Theatr Genedlaethol Cymru was born at an exciting time in Welsh history, just four years after the formation of Senedd Cymru when a new chapter of devolution was underway. Our identity as a nation was the topic on everyone’s lips, and there was a hunger to make the longstanding ambition of creating a national Welsh-language theatre company a reality.
The company was founded in March 2003, with a grant from the Arts Council of Wales, in a temporary premises in Carmarthen, with a staff of five and a company of four actors.
There was much discussion about what the mission of the company should be. Should a national theatre be based in one permanent place? What should it offer its audience? From the very early days, one thing was clear – that it would be a touring company, taking Welsh-language theatre into the heart of communities up and down the country. The company would celebrate our identities and our language in all its diversity.
Cefin Roberts was the first Artistic Director (2003-2011) – and Yn Debyg Iawn i Ti a Fi by the late Meic Povey was the first to be staged in April 2004.
2008 saw the staging of the epic Iesu! by Aled Jones Williams with Fflur Medi Owen in the title role. With a woman in the role of Jesus, we were challenging our audience’s expectations, and have continued to do so over the years. During this same year, we moved premises to Y Llwyfan, Carmarthen. Y Llwyfan was to become an important part of our story. The rehearsal room became a temporary home to cast and crew, a proving ground for new ideas as well as a stage for hundreds of local children to enjoy drama clubs with us.
In 2011, Arwel Gruffydd was appointed as Artistic Director (2011-2022) and that same year Llwyth by Daf James, our co-production with Sherman Theatre travelled to the Edinburgh Fringe – the company’s first production to appear at the world-famous festival. A breath of fresh air to audiences, and an opportunity for us to give a platform to lesser heard stories and voices, Llwyth introduced the story of a group of gay friends living in Cardiff.
In keeping with our mission to bring theatre to the people and our belief that anywhere can be a stage, the streets of Aberystwyth became our theatre in 2013 with our epic one-day production, Y Bont. This production marked 50 years since the first protest by Cymdeithas yr Iaith (the Welsh Language Society), when crowds of young people called for equal status to the Welsh language. It was a multilayered production that featured short films, blogs, archival material and street theatre, and culminated in 500 people recreating the famous protest from 1963.
Following the success of Y Bont, site-specific theatre became a key part of our work. Blodeuwedd was performed in bright sunshine on Tomen y Mur, Trawsfynydd, in 2014 to an audience who followed the action on foot. Morfydd Clark played the iconic title role, and this was to be the start of a glittering career that would see her achieving international fame in tv and film.
Macbeth, the late Gwyn Thomas’ Welsh adaptation of Shakespeare’s iconic play, was also presented on location, this time at Caerphilly Castle in February 2017, and it was broadcast live to 14 cinemas on one unforgettable night. The production was supported by an incredible community cast from the local area. Our production Chwalfa from 2016 also featured a talented community cast.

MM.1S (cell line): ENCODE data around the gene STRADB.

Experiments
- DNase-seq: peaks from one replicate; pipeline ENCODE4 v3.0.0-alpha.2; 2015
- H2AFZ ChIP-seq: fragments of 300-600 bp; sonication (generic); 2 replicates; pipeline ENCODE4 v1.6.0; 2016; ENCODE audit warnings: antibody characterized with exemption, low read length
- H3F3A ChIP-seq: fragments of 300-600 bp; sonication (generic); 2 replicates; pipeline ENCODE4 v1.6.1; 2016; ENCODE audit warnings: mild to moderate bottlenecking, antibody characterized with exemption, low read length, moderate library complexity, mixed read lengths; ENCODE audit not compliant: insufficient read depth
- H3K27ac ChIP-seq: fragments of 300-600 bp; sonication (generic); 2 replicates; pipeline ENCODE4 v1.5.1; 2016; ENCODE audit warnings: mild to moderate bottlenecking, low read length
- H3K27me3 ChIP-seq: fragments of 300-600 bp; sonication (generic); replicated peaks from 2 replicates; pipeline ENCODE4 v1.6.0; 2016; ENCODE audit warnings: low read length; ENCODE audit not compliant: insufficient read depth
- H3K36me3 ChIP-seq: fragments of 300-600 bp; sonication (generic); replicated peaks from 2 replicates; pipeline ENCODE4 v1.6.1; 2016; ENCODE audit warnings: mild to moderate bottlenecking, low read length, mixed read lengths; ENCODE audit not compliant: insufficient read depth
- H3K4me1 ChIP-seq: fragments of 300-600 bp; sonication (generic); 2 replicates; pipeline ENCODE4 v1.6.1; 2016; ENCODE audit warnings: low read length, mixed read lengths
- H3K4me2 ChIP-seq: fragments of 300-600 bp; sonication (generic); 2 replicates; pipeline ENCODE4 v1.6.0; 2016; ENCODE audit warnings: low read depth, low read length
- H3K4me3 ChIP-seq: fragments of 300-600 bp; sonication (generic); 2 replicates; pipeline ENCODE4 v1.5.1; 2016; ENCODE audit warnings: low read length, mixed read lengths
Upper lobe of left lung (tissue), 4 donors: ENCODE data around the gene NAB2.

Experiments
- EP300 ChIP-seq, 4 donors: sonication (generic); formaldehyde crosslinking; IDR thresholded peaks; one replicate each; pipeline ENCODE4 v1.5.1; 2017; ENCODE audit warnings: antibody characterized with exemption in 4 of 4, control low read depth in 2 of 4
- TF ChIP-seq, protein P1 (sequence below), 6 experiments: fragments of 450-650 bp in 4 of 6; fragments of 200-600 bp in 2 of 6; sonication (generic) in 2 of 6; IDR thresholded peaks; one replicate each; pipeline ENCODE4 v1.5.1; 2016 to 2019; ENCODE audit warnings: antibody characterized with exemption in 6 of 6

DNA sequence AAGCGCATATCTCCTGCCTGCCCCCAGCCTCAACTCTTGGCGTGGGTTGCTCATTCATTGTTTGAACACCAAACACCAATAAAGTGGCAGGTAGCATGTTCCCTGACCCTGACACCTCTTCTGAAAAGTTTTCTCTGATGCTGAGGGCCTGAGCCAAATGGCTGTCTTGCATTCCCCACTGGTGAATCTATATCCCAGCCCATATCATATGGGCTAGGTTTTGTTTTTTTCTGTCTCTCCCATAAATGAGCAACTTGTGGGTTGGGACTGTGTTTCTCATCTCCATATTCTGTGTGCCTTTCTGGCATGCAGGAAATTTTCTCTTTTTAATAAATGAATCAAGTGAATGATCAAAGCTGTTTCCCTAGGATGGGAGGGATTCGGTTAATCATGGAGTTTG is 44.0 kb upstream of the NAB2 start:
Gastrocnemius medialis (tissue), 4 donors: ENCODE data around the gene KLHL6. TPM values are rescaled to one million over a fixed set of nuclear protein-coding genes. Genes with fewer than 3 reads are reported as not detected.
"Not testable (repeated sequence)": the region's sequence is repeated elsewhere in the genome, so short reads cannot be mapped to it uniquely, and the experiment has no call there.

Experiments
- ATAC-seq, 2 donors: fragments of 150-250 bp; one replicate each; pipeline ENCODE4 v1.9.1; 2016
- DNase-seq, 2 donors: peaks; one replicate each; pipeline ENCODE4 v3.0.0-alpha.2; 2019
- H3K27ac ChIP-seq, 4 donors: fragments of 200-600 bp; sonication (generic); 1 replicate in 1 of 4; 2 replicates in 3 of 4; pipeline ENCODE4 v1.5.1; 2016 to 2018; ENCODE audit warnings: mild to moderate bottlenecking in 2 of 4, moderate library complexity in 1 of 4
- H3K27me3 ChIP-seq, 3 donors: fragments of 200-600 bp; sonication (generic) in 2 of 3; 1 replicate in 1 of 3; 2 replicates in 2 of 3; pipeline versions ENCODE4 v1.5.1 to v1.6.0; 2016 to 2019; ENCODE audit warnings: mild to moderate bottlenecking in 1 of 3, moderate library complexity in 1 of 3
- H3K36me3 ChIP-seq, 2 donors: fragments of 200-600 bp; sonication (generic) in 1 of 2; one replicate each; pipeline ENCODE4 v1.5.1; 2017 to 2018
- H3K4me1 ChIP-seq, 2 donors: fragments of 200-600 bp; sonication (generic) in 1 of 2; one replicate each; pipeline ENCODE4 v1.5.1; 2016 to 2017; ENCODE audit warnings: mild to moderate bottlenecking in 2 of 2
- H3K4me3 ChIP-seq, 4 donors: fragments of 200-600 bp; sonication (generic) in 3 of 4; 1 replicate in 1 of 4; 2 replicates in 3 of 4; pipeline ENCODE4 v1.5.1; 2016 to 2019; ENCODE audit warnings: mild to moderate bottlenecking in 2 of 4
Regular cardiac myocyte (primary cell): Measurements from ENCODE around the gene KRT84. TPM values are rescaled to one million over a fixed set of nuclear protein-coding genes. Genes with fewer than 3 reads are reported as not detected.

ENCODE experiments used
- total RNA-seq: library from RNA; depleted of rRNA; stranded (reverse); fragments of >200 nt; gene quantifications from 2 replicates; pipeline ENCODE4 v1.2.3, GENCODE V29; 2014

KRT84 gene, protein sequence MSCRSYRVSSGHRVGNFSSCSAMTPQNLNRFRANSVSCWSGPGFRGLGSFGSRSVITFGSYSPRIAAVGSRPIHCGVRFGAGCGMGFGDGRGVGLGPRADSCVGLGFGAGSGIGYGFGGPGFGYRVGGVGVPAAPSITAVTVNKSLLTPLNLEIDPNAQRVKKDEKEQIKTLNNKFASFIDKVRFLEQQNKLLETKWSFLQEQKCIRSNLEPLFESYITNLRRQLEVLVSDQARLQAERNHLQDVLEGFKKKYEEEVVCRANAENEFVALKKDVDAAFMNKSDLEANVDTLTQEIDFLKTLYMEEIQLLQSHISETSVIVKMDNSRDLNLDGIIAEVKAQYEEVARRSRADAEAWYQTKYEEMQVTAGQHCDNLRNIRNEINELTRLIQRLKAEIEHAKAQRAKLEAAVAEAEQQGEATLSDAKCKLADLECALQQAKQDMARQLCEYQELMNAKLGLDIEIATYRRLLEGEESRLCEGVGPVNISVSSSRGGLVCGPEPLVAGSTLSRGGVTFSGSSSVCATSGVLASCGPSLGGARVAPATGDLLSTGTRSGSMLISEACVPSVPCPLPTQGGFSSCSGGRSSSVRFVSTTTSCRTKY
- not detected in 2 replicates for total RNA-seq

As the company went from strength to strength, so our audience grew. 2015 saw the launch of Sibrwd, our innovative language access app, which has made a whole world of Welsh-language theatre accessible to more people.
Much like Y Bont, Nyrsys, our verbatim musical from 2018 marked an important occasion. During that year the NHS was celebrating its 70th anniversary. We were proud to be a part of the national conversation and to celebrate the incredible individuals who save lives and keep our precious NHS going. Health and wellbeing also became a focus of the company’s participation work in 2019, with the launch of our long-term project Ar y Dibyn, in association with Iola Ynyr and a variety of partners, to support those affected by addiction. So far, the participants have developed written work, visual art and have produced a film; all based on their personal experiences and feelings.
2020 was an incredibly challenging year for us, as it was for everyone. As Tylwyth – a follow up to Llwyth – opened at the Sherman Theatre to a fantastic response, international news broke that a dangerous virus was in our midst and unprecedented measures were being put in place to keep us safe. Due to the Covid-19 Pandemic and the subsequent lockdowns, we had to rethink our work and move our productions to the screen. By March 2021, the company had created 8 pieces of work digitally, including 3 live performances, as well as releasing 9 archive films and facilitating 132 talks and participation sessions. This work had more than 78,000 views.
As restrictions eased, we went on our first post-Covid tour to outdoor venues with Gwlad yr Asyn. In autumn 2021, we returned to theatres across Wales with Anfamol – a one-woman show about a single mother. This was the first play throughout Wales to be performed indoors since the pandemic.
This year is our 20th anniversary. Over the last two decades, the company has embraced the classics of Welsh-language theatre as well as new and experimental work, presenting in traditional theatres and in unexpected locations. With Steffan Donnelly taking the reins as Artistic Director in 2022, alongside Joint Chief Executive Angharad Jones Leefe, and the company settling in its new headquarters at yr Egin, a new era is dawning.
Onwards to the next 20 years of adventures. Come join us!